“Go to any place near water. Just be aware. You don’t start to see them unless you sit quietly. They come back to water to lay their eggs, so you see more at water. But they are quite variable in their habitats.”
Around the world, there are 2,874 species of dragonflies and 2,698 species of damselflies, a number that’s constantly changing, and their wing spans vary from less than an inch to more than 7 inches long.
New York state has 193 species, and one of its common ones, the gray petaltail, is a member of an insect family that has been around since the Jurassic Period, when plant-eating dinosaurs roamed the earth.
Some of the state’s dragonflies are long-distance travelers. “They migrate back home to the South,” says Donnelly. “They go along with birds on the same route by the thousands.”
In 2005, when Donnelly retired after 28 years at SUNY Cobleskill, she trained as a volunteer for the New York State Dragonfly and Damselfly Survey, a project of the state Department of Environmental Conservation and the New York Natural Heritage Program.
For five years, Donnelly and other surveyors from across the state identified Odonata in the different ecosystems where they live. The survey found five more species that weren’t listed in New York.
“We don’t know if they are increasing or decreasing. But habitat loss is a concern,” Donnelly says.
Because of Donnelly, the four ponds at Landis Arboretum were part of the survey, and after seven years of serious insect watching, she has spent many hours in those habitats.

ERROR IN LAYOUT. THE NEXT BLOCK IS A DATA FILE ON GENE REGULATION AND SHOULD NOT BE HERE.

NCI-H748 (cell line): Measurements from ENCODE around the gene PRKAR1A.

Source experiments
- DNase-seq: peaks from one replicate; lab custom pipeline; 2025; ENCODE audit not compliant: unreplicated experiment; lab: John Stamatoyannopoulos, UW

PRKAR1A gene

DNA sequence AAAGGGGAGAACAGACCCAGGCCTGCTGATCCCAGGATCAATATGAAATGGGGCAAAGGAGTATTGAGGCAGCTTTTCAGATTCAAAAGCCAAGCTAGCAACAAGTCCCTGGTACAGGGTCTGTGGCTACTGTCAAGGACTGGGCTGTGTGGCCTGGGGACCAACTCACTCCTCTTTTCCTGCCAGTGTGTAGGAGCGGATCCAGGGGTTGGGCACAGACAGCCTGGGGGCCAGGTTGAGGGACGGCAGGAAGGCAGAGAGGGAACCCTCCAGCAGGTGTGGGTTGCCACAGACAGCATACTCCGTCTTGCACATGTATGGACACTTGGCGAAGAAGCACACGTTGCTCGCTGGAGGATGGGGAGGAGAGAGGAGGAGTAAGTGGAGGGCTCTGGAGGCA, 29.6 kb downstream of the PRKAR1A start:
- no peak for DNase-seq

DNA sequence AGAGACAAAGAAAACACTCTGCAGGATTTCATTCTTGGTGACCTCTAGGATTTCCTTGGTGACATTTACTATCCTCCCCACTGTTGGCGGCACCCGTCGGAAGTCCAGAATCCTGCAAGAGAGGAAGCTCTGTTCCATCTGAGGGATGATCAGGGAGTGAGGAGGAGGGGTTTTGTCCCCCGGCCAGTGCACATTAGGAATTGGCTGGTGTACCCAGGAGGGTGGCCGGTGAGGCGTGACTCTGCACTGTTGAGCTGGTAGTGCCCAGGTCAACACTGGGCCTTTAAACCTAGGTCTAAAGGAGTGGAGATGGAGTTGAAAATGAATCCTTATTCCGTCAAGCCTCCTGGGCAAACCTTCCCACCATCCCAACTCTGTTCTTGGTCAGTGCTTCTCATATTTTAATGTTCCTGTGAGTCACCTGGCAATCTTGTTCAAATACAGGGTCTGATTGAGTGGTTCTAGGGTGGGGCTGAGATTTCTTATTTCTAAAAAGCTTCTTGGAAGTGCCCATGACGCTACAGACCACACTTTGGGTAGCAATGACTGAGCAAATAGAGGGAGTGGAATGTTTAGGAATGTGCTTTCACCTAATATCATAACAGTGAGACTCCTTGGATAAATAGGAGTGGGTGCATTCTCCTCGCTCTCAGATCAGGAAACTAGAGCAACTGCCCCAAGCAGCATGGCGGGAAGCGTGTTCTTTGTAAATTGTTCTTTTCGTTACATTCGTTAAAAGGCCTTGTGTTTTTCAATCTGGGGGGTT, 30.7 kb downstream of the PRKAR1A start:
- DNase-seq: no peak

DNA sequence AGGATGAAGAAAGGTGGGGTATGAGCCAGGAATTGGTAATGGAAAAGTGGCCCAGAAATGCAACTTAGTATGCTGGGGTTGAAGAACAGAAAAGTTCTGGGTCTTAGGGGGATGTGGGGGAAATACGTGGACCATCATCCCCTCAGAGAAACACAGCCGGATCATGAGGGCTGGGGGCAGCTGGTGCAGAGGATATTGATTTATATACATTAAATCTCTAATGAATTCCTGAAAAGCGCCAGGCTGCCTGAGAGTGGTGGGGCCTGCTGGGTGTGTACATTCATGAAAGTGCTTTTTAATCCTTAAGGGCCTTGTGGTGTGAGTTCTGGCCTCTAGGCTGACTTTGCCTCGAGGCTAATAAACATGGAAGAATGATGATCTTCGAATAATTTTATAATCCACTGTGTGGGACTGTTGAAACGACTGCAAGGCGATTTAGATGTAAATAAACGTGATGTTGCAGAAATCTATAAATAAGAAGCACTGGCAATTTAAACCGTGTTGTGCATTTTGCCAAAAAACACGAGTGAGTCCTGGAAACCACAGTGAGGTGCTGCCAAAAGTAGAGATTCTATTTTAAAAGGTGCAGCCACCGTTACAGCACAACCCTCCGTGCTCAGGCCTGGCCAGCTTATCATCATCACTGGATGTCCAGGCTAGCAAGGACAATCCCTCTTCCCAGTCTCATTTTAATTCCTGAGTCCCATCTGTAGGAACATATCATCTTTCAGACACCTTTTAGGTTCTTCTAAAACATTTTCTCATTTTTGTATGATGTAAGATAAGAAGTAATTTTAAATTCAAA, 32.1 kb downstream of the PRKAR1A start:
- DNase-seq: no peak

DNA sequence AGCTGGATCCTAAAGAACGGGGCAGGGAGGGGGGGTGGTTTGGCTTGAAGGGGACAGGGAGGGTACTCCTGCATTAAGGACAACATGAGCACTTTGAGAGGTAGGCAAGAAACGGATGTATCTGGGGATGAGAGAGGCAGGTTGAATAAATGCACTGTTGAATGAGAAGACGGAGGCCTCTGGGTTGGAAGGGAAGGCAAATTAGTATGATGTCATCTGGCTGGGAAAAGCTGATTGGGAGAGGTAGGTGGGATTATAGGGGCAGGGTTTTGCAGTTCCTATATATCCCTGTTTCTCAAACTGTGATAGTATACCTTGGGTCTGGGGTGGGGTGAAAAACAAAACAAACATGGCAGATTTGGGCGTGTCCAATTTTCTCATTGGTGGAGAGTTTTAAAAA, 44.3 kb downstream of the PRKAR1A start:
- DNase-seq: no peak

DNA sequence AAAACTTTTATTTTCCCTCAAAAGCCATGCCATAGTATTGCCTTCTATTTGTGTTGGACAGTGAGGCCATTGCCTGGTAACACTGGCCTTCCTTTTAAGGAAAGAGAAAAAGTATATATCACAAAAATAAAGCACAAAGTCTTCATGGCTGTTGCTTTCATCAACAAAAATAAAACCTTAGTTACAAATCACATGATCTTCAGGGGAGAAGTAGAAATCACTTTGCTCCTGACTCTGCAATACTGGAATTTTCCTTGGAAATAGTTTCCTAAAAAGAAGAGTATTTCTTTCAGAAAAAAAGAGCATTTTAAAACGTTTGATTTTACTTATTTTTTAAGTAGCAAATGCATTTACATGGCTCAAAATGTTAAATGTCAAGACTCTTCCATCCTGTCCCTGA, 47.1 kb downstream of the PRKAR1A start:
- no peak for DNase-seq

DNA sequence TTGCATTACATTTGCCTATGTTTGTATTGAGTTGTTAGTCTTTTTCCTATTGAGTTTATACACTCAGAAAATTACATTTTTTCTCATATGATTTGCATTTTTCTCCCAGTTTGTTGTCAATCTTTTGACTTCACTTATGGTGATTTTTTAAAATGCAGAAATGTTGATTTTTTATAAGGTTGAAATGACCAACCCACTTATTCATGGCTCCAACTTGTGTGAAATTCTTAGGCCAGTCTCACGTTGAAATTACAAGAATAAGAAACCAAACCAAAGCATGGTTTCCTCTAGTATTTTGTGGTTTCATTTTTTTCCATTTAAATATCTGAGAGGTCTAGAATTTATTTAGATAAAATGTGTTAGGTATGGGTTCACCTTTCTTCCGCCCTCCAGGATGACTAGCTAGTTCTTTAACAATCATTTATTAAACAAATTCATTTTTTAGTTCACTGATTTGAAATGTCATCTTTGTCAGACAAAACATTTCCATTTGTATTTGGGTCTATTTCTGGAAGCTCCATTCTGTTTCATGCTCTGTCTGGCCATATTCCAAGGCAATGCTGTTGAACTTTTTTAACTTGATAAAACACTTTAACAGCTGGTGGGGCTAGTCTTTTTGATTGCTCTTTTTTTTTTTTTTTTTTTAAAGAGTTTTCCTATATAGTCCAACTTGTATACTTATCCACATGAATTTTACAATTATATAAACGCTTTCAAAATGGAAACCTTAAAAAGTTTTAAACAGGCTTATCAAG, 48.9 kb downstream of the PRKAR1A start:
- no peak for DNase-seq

“Those are Twelve-Spotted Skimmers,” she says, as she peers over the water on a hot, sunny afternoon. Whizzing through the air, the dragonflies, which are the fastest insects in the world, look like military jets on manuevers, “Top Guns” of the pond.
“The dragonflies are very athletic. And they’re quite territorial,” Donnelly says. “If you stand still, and it lights, stay right there, because it will probably come back.”
While in flight, dragonflies catch tiny worms, fish, beetles and the larvae of insects, including mosquitoes. “They’re all predators. They prey on each other,” she says.
In the woods, at another pond coated with lime-green algae, Donnelly spies a blue dasher and extends her arms straight in front of her body, like Superman when he’s flying. “Often when they light, they cock their wings forward,” she explains.
Donnelly lives on a farm in Lawyersville, north of Cobleskill, with her husband, Pat, a retired state trooper. She doesn’t have a favorite insect, and when the survey ended, she stopped taking notes.
“I don’t keep a life list, but I love to identify them, to learn about them, then let them go,” she says. “I love them all.”
A mother of three grown children, she recommends dragonfly watching to her fellow retirees and encourages them to bring their grandchildren along.
“I find it endlessly entertaining. You can do it anywhere. And it’s not just the dragonflies. You can look at the caterpillars, the plants and the birds,” Donnelly says. “Life is a field trip.”